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Cricket Cauldron: The Turbulent Politics of Sport in Pakistan by [Khan, Shaharyar M, Khan, Ali]
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Cricket Cauldron: The Turbulent Politics of Sport in Pakistan Kindle Edition

5.0 out of 5 stars 1 customer review

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Review

Cricket Cauldron answers an intriguing question: how did Pakistan, created for the Muslims of the subcontinent, take to the very English game of cricket? [...] A compelling story of cricket, society, nation and culture. --(Mihir Bose)

'Pakistan cricket has long needed a book of this calibre... full of insights and revelations... Nobody can claim to understand Pakistan, let alone cricket, without a full and careful reading of this admirable book.' --(Peter Oborne, The Telegraph)

'[Shaharyar Khan] writes, with compelling understanding, of the conceits of power in a dysfunctional country.' --(Spectator)

About the Author

Shaharyar M Khan is a distinguished international diplomat who served as High Commissioner in the United Kingdom, Ambassador to France and Jordan, Pakistan s Foreign Secretary and UN Secretary General s Special Representative in Rwanda. His cricket pedigree is impeccable. He distinguished himself at Cambridge University, played club cricket in Britain and Pakistan and was a playing member of the MCC. His family link him to the all-time greats of cricket on the sub-continent including the Nawab of Pataudi who played for England and captained India and Mansur Ali Khan, a distinguished Blue and Pakistani captain. He was Chairman of the Pakistan Cricket Board, 2003-6. Shaharyrar Khan's previous publications include The Begums of Bhopal: A Dynasty of Women Rulers in the Raj, The Shallow Graves of Rawanda (both I.B.Tauris) and Memoirs of a Rebel Princess. Ali Khan is Associate Professor of Anthropology and Department Chair of the Department of Humanities and Social Sciences at the Lahore University of Management Sciences (LUMS). His research interests vary from labour issues to popular culture in Pakistan, focusing particularly on cinema and sports. He has previously worked for the World Bank and with the International Labour Organisation primarily on projects related to child and bonded labour. He holds an MPhil and a PhD in Social Anthropology from the University of Cambridge in England. He is the author of Representing Children: Power, Policy and the Discourse on Child Labour in the Football Manufacturing Industry of Pakistan (Oxford University Press, 2007). He is also the General Editor for a series of books on Sociology and Anthropology in Pakistan.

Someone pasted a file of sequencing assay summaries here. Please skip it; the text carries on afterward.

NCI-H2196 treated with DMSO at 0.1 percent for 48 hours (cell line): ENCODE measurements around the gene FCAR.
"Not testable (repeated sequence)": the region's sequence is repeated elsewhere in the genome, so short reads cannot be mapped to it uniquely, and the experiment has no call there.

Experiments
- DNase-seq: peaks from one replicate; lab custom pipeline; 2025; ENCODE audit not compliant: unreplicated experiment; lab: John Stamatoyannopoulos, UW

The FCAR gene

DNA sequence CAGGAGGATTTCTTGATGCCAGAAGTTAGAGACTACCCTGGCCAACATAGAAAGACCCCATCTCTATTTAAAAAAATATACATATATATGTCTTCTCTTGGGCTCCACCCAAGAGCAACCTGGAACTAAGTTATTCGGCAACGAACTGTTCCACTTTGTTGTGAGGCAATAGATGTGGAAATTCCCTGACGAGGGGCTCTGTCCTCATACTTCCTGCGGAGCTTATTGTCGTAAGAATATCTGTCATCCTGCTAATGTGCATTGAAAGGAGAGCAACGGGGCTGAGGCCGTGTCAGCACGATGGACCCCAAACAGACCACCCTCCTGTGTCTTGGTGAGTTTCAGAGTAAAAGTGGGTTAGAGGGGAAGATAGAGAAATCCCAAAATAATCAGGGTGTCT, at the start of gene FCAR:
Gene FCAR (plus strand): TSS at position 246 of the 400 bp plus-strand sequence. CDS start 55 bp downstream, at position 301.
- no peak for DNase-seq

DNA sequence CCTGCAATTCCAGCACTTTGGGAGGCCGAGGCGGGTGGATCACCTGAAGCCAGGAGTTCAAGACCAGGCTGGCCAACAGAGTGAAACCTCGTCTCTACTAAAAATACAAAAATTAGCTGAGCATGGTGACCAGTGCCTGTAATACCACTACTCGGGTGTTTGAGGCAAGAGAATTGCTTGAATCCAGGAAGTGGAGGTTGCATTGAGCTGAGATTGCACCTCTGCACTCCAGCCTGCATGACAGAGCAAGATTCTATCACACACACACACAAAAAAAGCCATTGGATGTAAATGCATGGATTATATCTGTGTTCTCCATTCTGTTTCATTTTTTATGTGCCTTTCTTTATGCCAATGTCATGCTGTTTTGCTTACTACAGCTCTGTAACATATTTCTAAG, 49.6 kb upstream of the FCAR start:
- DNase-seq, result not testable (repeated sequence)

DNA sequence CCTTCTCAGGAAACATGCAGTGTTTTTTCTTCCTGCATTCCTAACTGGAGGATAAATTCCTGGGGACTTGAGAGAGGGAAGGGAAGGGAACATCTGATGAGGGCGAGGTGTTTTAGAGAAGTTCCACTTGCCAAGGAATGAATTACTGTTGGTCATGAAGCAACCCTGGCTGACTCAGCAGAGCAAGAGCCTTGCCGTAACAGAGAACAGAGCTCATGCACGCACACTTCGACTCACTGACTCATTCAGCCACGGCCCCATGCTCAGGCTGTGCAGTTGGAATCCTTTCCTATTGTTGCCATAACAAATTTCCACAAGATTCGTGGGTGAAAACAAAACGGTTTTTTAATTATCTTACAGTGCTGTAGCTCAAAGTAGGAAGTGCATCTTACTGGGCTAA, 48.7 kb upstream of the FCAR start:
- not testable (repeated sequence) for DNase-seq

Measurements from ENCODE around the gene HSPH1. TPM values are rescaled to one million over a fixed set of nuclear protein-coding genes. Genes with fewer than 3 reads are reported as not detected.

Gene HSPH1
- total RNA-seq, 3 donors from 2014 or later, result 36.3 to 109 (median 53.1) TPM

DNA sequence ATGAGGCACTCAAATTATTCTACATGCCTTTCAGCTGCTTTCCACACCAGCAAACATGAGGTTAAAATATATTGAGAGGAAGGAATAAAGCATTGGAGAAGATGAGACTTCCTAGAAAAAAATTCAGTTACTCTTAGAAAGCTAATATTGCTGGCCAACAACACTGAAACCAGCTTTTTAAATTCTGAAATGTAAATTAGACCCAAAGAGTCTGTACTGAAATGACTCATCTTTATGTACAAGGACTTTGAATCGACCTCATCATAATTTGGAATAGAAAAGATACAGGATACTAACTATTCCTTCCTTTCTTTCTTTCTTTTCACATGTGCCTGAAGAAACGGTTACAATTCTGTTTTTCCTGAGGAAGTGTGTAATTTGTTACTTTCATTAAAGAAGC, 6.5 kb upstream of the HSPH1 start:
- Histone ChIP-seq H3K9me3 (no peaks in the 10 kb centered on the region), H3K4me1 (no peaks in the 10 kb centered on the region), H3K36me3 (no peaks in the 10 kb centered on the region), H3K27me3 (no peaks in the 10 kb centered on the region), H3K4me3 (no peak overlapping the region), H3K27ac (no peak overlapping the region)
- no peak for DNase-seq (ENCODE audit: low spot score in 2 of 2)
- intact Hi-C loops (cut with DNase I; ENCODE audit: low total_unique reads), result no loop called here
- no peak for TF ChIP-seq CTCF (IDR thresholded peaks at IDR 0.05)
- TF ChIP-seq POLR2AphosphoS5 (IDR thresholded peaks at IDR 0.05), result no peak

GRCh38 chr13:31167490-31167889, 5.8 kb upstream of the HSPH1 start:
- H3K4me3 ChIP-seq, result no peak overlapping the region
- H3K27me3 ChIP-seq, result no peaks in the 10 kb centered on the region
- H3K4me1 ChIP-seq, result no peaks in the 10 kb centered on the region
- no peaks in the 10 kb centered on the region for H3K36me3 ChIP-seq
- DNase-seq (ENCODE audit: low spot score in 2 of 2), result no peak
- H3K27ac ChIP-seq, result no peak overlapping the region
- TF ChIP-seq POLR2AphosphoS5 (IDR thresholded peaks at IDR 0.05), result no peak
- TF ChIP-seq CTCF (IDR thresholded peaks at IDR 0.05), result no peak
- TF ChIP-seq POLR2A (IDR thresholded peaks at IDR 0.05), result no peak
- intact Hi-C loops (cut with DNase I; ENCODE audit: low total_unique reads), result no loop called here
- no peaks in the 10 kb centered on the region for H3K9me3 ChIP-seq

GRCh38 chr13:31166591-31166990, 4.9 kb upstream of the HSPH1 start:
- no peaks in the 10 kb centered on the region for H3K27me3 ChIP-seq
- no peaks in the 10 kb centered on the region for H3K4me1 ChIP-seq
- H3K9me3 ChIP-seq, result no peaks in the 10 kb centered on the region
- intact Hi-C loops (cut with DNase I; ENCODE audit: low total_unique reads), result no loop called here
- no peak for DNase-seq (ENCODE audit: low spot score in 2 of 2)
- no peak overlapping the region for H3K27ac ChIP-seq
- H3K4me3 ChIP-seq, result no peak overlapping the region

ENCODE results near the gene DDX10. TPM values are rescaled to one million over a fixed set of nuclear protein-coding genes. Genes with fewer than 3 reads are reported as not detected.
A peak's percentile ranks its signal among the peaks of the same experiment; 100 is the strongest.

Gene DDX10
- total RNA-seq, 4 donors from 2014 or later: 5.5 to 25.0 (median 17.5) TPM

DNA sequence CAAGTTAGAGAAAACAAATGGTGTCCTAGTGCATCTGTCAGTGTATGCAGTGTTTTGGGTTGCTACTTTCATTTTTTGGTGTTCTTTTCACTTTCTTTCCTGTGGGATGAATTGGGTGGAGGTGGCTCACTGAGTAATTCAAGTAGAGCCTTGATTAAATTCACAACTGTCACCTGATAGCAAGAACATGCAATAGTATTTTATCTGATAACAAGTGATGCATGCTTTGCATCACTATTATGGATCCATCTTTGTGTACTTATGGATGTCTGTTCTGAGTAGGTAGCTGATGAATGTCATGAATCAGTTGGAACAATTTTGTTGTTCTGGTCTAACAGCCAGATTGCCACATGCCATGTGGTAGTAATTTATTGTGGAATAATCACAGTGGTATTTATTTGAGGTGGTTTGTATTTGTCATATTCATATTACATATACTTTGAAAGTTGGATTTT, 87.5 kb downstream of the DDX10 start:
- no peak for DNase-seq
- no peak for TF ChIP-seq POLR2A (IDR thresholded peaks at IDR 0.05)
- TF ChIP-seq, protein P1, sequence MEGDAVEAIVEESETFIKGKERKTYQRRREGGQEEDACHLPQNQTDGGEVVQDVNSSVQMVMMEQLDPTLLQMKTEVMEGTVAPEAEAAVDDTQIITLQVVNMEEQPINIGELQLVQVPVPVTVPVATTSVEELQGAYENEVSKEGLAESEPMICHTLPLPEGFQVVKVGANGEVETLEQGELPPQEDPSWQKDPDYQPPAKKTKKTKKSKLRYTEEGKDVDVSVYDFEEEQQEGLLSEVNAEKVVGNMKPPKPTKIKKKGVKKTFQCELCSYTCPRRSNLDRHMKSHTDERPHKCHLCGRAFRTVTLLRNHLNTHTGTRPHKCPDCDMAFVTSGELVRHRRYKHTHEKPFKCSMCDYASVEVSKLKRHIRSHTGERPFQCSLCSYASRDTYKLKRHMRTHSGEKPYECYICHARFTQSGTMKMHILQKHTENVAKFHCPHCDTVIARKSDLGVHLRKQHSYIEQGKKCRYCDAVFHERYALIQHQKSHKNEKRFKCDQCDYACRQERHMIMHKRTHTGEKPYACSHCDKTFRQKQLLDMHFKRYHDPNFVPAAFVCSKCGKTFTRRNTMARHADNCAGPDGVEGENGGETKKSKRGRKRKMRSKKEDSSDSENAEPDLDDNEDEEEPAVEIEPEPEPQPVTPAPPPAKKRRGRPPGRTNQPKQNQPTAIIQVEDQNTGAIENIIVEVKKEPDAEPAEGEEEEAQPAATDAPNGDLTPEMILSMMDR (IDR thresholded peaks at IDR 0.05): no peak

Product details

  • Format: Kindle Edition
  • File Size: 1507 KB
  • Print Length: 321 pages
  • Publisher: I.B.Tauris; 1 edition (30 April 2013)
  • Sold by: Amazon Media EU S.à r.l.
  • Language: English
  • ASIN: B00GZQRHTU
  • Text-to-Speech: Enabled
  • X-Ray:
  • Word Wise: Enabled
  • Enhanced Typesetting: Enabled
  • Average Customer Review: 5.0 out of 5 stars 1 customer review
  • Amazon Bestsellers Rank: #1,065,917 Paid in Kindle Store (See Top 100 Paid in Kindle Store)
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Have they failed Pakistan or has Pakistan failed them?
This is a perennial question not just for the Pakistani cricketers but for every Pakistani coming abroad. Is every Pakistani abroad supposed to be an ambassador for his country? Clearly not in my opinion as no one choses to be born in a particular country so why should they carry this extra baggage around? Especially when the going is already pretty tough for Pakistanis in any case.
Anyway the author cites following ills affecting the Pakistani cricket team.
drug abuse
ball tampering
excessive religiosity
player factionalism
spot fixing

The book sets out a pretty ambitious and rather grand objective at its outset. `Does cricket reflect a nation's character, its history, its personality, its culture, its social make up, its insecurities, its politics, its religious commitment?' Most of the book then goes on trying to equate the nature and style of cricket teams with the overall character of the country, which I found slightly disingenuous as it seemed too shallow, but at least its a start. The authors have managed to produce a pretty concise and focussed book in explaining Pakistan from using cricket as a prism. I must say they have done a pretty good job as the book provides many answers to a relative laymen like me, especially in cricketing terms.

I have finally got an answer to a long standing question of mine. Why did cricket become so popular in India over other sports like football introduced by British around the same time? According to the book, cricket in India reflected a mirror image of the class differences that existed on the cricket field in England. In India the Princess took up the game in fervour, so the popularity of cricket is owed directly to the Indian Princess.
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